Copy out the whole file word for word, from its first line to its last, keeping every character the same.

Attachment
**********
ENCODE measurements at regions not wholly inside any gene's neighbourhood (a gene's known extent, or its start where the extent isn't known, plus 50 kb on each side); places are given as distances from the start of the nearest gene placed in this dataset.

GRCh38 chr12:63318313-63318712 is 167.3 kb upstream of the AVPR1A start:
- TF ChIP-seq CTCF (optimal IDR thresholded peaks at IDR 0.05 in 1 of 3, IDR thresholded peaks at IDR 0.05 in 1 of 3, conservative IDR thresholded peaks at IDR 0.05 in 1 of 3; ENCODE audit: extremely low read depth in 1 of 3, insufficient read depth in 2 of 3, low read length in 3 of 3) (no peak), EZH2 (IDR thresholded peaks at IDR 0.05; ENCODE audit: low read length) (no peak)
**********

ENCODE measurements at regions not wholly inside any gene's neighbourhood (a gene's known extent, or its start where the extent isn't known, plus 50 kb on each side); places are given as distances from the start of the nearest gene placed in this dataset.

GRCh38 chr12:63318313-63318712 is 167.3 kb upstream of the AVPR1A start:
- TF ChIP-seq CTCF (optimal IDR thresholded peaks at IDR 0.05 in 1 of 3, IDR thresholded peaks at IDR 0.05 in 1 of 3, conservative IDR thresholded peaks at IDR 0.05 in 1 of 3; ENCODE audit: extremely low read depth in 1 of 3, insufficient read depth in 2 of 3, low read length in 3 of 3) (no peak), EZH2 (IDR thresholded peaks at IDR 0.05; ENCODE audit: low read length) (no peak)